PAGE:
Civil War era explosives found in Shoals still hazardous 150 years later

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Civil War Explosives Found in Unlikely Place

FLORENCE, Ala. – Police made an alarming find late last week when they were called to a suspicious duffel bag lying on the side of a busy road. Its deadly contents dated back more than 150 years.

Florence Police are unsure where the Civil War era explosive ordnance came from, but they're glad a concerned citizen called them immediately.

Investigators said the duffel bag was found at the intersection of Cox Creek Parkway and Veterans Drive, one of the most heavily traveled roadways in the city.

Inside the bag were seven different explosive devices, three cannonballs which still had their fuses intact, and four projectile type devices. Florence explosive device experts said the fuses had been removed from three of the flying projectiles.

The discovery of unexploded devices didn't shock one local historian.

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Civil War era explosives found in Shoals still hazardous 150 years later
Civil War relics collector Rafael Eledge displays the handle of a sword used in the war on Wednesday, March 21, 2012 in Savannah, Tenn. (AP Photo/Adrian Sainz)
Old pistols sit on a cabinet top in the showroom of Civil War relics collector Rafael Eledge on Wednesday, March 21, 2012 in Savannah, Tenn. (AP Photo/Adrian Sainz)
Markings on a Civil War sword owned by Civil War collector Rafael Eledge on Wednesday, March 21, 2012 in Savannah, Tenn. (AP Photo/Adrian Sainz)
In a Wednesday, March 21, 2012 photo, Civil War relics collector Rafael Eledge holds Union and Confederate belt buckles in his showroom in Savannah, Tenn. Eledge says artifacts connect him with meaningful events and people of the past. (AP Photo/Adrian Sainz)
Civil War relics collector Rafael Eledge talks about the history of an old war pistol on Wednesday, March 21, 2012 in Savannah, Tenn. (AP Photo/Adrian Sainz).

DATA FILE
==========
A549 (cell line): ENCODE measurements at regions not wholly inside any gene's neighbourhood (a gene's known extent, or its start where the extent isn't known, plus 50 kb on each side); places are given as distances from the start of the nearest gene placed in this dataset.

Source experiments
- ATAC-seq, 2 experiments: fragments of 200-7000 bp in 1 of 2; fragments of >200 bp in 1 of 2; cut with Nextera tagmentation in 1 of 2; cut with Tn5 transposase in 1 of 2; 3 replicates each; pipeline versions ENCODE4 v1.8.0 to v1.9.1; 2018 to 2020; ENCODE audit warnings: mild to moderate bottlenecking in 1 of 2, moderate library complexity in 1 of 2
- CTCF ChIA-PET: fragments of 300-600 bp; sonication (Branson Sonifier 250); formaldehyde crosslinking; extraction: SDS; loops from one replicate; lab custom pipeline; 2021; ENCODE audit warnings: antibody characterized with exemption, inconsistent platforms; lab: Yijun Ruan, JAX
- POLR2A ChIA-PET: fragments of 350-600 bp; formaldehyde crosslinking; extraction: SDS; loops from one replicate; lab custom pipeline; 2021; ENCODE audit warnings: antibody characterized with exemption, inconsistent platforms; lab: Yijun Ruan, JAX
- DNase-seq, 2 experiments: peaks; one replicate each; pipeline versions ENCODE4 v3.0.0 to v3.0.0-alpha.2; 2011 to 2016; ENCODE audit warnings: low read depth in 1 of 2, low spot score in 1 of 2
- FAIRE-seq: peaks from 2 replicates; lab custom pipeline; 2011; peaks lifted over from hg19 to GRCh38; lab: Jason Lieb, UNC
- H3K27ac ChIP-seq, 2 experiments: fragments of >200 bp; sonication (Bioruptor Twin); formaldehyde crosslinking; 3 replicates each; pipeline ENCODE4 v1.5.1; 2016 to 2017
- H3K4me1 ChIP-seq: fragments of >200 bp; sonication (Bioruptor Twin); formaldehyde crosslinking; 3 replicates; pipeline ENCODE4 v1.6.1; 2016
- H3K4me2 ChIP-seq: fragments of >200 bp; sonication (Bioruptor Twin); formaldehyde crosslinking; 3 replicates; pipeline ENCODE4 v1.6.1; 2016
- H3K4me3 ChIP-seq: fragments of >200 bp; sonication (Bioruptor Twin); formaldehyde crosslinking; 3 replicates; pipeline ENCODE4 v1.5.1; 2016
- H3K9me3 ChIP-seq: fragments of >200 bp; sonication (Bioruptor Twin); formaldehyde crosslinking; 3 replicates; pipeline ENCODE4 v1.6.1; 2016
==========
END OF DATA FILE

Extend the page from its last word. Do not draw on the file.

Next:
A display case in the home of Civil War Relics collector Sam White, is filled with munitions in Chester, Va., Monday, April 21, 2008. White was killed in February 2008 when a cannonball he was restoring in his driveway exploded. His widow says the collection will go to their son. (AP Photo/Steve Helber)
Brenda White, widow of Civil War Relics collector Sam White, displays a revolver in front of cases filled with Civil War artifacts in their home in Chester, Va., Monday, April 21, 2008. Sam White was killed in February 2008 when a cannonball he was restoring in his driveway exploded. His wife says the collection will go to their son. (AP Photo/Steve Helber)
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Although there may have not been any major battles in the Shoals, there was quite a bit of traffic moving through during the war. Robert Steen with the Florence Historical Commission said there was a lot of activity by both Confederate and Union armies.

"Florence was pretty well surrounded many times by various units in order to protect themselves while they were encamped here waiting for orders to go somewhere else," Steen explained.

Florence was a crossroads during the war. Steen said many armies would use the area as a river crossing. While soldiers were in the Shoals, he said they would store ammunition's close to their camps.

So finding live Civil War ordnance 150 years later doesn't really surprise him.

"When they moved into an area, wooded area, they are going to spend the night there, they are going to spend several days, they would dig in, store the ammunition and watch out for any units that were coming in," said Steen.

And sometimes Steen said the units would leave behind ammunition's when they had to make a quick exit.

All seven are being stored in a protective building by the Florence Police Department. They are working with federal experts to determine what to do with the unexploded devices at this time.

Investigators are also researching if a private individual can have possession of the unexploded devices since they are from the Civil War era.

Federal explosives experts will be in Florence later this week to help decide what to do with the live projectiles.

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